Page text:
America’s Record-Setting Economy Makes It Boom Time for Workers

COMMENTARY Jobs and Labor

America’s Record-Setting Economy Makes It Boom Time for Workers

Sep 4, 2018 2 min read

Former Senior Policy Analyst, Grover M. Hermann Center

Adam N. Michel focused on tax policy and the federal budget as a Senior Policy Analyst in the Grover M. Hermann Center.
More job openings are a sign of a healthy economy, one in which employees have the upper hand. PeopleImages/Getty Images

Workers have been better off almost every year since America started its slow climb out of the Great Recession in 2009. But this year is different. Things aren't just a bit better we're setting records!

After years of slow wage growth, slow economic growth, stagnant job creation, and declining business investment, all of these measures are improving and fast.

We're in the midst of the longest-running period of businesses adding new jobs. More job openings are a sign of a healthy economy, one in which employees have the upper hand.

Because of this, workers report the highest job satisfaction since 2005, and those who aren't happy are voluntarily leaving for better opportunities at the highest rate ever recorded.

The sustained good economic news is due in no small part to last year's tax cuts and the Trump administration's elimination of unnecessary regulations that were dampening growth.

The tax cuts are letting average American families keep about $3,000 more in their pocketbooks money that they're now spending on back-to-school shopping, end-of-summer vacations or other family priorities. Those fatter paychecks are helping fuel consumer confidence, which reached an 18-year high in August.

And there are more paychecks, too. Businesses are taking their tax cuts and turning them into new jobs and new investments, further fueling the strong economy.

Many workers are benefiting twice from the tax cuts. First, by paying less in taxes, and second from higher wages generated by a faster-growing economy.

The Heritage Foundation recently calculated that over the next decade, the typical American household will reap an additional $26,000 in take-home pay thanks to the cuts and the growth they fuel.

For a family of four, the 10-year benefits are almost $45,000 more than enough to buy a new car or put a down payment on a house.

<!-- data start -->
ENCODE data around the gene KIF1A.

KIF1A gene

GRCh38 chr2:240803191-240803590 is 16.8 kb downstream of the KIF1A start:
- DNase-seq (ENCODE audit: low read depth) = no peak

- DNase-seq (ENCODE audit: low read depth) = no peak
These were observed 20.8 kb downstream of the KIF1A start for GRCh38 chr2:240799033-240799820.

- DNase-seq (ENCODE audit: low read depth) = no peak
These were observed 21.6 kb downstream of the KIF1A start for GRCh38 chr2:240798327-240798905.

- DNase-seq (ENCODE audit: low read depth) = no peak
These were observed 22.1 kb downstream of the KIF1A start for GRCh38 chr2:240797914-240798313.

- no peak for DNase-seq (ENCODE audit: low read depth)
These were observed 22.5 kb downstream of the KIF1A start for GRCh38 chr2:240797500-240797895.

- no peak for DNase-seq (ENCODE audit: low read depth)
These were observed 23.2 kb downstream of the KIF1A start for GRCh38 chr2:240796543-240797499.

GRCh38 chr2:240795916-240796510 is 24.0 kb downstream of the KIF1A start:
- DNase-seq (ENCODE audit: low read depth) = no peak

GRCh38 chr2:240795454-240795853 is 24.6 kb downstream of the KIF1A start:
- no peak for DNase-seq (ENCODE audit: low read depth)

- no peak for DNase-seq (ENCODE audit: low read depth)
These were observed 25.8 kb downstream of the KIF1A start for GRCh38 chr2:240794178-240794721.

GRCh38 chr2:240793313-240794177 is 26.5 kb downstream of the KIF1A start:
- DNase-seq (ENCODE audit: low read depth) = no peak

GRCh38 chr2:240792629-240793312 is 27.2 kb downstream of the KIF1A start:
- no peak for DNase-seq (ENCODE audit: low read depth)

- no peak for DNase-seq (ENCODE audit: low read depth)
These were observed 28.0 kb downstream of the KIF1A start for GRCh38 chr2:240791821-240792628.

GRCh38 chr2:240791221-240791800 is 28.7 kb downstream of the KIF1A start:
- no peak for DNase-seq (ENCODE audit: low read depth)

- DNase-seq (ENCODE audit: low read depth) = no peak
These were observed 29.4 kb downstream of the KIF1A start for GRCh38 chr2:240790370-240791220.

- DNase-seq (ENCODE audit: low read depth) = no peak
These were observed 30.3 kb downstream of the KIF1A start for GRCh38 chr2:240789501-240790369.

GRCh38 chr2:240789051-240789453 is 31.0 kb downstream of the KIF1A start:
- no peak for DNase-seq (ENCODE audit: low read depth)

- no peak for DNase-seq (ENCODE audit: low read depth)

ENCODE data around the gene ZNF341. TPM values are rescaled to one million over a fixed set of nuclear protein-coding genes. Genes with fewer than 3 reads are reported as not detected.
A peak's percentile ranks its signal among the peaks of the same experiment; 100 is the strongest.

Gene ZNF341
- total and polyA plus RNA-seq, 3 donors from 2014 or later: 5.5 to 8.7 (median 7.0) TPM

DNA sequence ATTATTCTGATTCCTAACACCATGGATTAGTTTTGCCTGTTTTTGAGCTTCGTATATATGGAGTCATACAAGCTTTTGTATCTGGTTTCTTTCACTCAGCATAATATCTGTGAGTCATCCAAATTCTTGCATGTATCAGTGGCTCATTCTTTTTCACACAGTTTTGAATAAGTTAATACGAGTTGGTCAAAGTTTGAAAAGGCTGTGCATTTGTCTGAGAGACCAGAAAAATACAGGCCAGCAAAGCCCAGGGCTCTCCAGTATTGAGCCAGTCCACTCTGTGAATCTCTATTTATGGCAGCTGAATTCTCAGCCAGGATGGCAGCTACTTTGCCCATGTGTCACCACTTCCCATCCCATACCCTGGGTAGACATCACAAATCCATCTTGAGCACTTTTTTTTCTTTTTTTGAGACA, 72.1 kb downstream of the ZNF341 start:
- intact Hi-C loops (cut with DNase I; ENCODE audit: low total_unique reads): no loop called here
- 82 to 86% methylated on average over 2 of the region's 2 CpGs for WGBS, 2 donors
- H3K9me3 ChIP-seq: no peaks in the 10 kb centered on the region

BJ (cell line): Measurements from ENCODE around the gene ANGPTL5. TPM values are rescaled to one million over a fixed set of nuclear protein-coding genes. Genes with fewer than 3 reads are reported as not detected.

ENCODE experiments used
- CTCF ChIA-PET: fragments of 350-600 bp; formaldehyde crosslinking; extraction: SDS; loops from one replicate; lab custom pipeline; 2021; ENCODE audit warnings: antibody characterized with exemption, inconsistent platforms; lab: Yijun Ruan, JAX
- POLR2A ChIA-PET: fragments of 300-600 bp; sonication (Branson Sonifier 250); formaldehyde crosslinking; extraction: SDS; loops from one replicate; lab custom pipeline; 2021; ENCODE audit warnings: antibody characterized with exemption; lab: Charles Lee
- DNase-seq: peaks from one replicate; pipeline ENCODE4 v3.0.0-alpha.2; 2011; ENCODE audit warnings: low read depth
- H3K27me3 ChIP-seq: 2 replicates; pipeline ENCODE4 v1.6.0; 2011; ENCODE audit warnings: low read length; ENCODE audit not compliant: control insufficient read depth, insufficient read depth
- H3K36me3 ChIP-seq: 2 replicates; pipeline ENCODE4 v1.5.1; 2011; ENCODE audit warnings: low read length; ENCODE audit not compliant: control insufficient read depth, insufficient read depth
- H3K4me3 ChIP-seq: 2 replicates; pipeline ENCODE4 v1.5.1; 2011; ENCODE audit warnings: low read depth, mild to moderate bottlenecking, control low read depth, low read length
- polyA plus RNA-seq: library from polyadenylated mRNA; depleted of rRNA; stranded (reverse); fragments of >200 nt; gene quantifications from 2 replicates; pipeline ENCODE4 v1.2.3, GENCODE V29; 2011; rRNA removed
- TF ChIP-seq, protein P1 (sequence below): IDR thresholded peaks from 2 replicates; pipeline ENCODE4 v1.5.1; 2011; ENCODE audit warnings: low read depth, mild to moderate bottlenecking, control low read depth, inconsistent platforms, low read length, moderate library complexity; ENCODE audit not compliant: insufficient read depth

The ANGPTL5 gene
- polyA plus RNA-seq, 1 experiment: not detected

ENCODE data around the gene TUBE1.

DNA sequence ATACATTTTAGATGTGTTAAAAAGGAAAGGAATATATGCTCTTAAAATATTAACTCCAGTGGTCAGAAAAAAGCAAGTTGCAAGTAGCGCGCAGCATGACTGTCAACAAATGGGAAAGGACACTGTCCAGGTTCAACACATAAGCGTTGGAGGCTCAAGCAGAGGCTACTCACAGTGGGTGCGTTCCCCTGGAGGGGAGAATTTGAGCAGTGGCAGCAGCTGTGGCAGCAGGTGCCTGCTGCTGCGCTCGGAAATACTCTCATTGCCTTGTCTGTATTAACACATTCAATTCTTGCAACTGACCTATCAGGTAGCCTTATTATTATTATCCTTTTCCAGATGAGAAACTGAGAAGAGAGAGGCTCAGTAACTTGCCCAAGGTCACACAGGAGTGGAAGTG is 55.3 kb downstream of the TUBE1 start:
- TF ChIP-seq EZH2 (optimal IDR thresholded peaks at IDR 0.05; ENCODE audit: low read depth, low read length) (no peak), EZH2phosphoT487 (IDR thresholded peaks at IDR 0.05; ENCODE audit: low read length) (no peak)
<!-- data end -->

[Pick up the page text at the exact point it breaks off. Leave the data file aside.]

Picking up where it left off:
The economic growth has already started to take off. Since tax reform passed, over 1 million net new jobs have been created. Companies are also using their tax savings to increase bonuses, wages, and charitable giving.

Evidence of the economic rebound can be found in virtually every business district and across Main Street in America.

Just look at the storefront windows. You're bound to see more "help wanted" signs than you've seen in a long while. Businesses are vigorously looking for workers.

Unemployment is close to historic lows. For the first time, there are more jobs available than people looking for them even though a growing number of people are re-entering the job market after a poor economy pushed them out years ago.

What's most impressive is that the lowest-income workers are benefiting the most. Wage growth for workers in construction, hospitality, and retail have outpaced both inflation and wage growth in the rest of the economy. In May, wage growth for rank-and-file, nonsupervisory workers posted its best annual gain since 2009, and it continues to increase.

Because wage growth for lower-wage workers has outpaced high-income earners, income inequality has decreased over the past three years.

As tax reform continues to promote a strong economy and unnecessary regulations are rolled back, you can expect this trend to continue.

The future is not without uncertainty, however. Many of the tax cuts expire after 2025, and Congress is unwilling to reduce the growth rate of federal spending, which drives up our debt and threatens the prosperity of future generations.

To solidify this broad-based economic expansion, Congress must make the tax cuts permanent and place meaningful limits on federal budgets.

This Labor Day, American workers are better off than they have been in almost two decades. With the right policy locked in, the future can be even brighter.

This piece originally appeared in Los Angeles Times